There was a pause; then the doctor continued:

“I think there’s something doing now; watch this man coming up.”

“He seems to limp just the merest trifle, that’s all I can see,” the boy replied.

“Bone disease of some kind, or maybe joint,” the doctor said, “tuberculous hip, like as not,” and as the man passed by he leaned forward and chalked a big “B” on the shoulder of his coat. “‘B’ for Bones,” the doctor explained to Hamilton.

“What will happen to him?” asked the boy of the immigration official.

“Because of that mark?”

“Yes, sir.”

“It simply means that he will be held for ‘special inquiry.’ He may be all right, but before he is passed, he will have to be examined physically a thorough physical examination, I mean. Now here, you see, is another doctor.”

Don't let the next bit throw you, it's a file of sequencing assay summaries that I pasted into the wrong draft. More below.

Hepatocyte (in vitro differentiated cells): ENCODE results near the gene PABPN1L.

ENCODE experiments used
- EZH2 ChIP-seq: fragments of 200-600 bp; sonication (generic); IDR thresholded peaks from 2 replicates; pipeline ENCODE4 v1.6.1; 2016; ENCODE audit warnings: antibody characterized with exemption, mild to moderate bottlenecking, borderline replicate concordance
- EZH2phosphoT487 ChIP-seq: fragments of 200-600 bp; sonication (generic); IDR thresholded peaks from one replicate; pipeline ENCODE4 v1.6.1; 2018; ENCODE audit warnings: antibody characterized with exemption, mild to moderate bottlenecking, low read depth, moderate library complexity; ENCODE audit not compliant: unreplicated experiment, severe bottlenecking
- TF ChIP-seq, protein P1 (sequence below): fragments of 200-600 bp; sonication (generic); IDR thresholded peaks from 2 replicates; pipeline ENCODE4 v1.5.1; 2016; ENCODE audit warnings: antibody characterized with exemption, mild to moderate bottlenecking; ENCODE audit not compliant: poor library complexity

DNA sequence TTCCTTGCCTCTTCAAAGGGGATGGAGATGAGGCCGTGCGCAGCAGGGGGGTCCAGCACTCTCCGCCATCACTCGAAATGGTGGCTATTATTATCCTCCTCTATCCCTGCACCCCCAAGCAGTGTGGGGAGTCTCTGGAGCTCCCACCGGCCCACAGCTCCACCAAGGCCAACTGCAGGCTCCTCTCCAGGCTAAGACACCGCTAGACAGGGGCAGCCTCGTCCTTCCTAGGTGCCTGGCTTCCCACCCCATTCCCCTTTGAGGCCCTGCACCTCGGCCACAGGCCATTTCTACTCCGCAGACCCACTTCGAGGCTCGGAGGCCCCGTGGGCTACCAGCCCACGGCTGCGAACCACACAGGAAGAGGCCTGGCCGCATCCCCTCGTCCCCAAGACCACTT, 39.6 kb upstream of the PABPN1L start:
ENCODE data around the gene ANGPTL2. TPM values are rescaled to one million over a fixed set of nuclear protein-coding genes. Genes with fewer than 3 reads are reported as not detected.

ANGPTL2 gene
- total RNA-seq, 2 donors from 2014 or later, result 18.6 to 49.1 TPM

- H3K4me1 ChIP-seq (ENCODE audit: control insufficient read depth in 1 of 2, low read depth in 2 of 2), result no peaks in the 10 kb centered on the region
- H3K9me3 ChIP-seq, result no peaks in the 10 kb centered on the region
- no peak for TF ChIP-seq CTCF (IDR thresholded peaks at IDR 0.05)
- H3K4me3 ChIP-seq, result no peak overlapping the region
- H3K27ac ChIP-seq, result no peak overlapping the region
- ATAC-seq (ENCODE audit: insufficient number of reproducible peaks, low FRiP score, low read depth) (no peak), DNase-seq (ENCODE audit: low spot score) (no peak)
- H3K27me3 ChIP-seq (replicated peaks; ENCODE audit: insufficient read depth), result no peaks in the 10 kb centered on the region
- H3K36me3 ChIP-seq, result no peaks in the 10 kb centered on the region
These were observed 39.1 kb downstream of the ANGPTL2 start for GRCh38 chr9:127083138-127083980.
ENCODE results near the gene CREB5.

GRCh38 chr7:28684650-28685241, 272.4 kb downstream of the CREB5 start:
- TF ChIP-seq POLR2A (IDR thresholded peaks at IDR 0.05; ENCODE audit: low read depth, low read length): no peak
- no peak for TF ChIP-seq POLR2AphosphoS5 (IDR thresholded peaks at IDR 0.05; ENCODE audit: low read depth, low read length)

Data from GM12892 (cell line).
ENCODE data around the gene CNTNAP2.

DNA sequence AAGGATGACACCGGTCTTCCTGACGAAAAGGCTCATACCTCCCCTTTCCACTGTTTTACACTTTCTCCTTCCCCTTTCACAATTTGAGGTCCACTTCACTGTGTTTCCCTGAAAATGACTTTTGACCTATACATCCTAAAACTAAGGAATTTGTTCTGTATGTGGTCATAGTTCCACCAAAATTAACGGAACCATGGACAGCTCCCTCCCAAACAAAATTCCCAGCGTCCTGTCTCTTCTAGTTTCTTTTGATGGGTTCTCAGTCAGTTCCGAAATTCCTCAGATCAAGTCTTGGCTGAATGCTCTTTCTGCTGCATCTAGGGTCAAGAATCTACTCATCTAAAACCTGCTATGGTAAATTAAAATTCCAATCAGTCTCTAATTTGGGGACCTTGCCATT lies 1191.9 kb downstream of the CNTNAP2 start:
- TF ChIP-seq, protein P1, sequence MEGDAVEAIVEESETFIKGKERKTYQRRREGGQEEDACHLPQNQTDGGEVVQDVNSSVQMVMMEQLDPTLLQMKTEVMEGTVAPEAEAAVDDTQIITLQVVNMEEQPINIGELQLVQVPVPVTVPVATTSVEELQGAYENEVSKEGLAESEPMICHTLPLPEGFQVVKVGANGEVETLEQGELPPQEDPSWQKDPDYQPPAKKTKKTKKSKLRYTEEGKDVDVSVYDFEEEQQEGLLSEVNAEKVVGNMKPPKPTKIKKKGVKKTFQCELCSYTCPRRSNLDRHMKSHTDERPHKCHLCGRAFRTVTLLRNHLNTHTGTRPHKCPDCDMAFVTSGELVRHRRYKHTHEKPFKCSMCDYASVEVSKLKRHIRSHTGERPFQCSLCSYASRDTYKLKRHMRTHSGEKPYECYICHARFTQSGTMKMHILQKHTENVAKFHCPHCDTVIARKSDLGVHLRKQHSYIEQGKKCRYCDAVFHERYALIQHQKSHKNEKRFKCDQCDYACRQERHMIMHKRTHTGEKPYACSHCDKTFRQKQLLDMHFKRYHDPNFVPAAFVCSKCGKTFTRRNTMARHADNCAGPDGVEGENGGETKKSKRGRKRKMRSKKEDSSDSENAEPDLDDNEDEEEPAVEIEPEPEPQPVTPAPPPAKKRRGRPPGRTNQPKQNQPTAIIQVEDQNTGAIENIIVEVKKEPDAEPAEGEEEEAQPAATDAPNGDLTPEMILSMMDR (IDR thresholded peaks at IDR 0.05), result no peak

Eight or ten yards further on stood another man, all in white as the first had been, who took up the inspection where the judge of bone malformations had left off. A sunken chest, he explained to Hamilton, a hectic flush, a pinched nostril, an evident difficulty in breathing, a certain carriage of the head, a blueness of the lips, certain types of pallor, all these and a number of little points which experience had shown to be symptoms of organic disease his trained eye could detect at a glance, and he, too, every few minutes, stooped forward and chalked upon the coat of the man or the blouse of the woman, as the case might be, a letter which told of a suspected disease.

“I suppose I ought not to say anything,” said Hamilton, “but that looks a little ‘hit-or-miss’ to me. It’s hard on an immigrant to be detained on the basis of a medical examination that barely takes ten seconds.”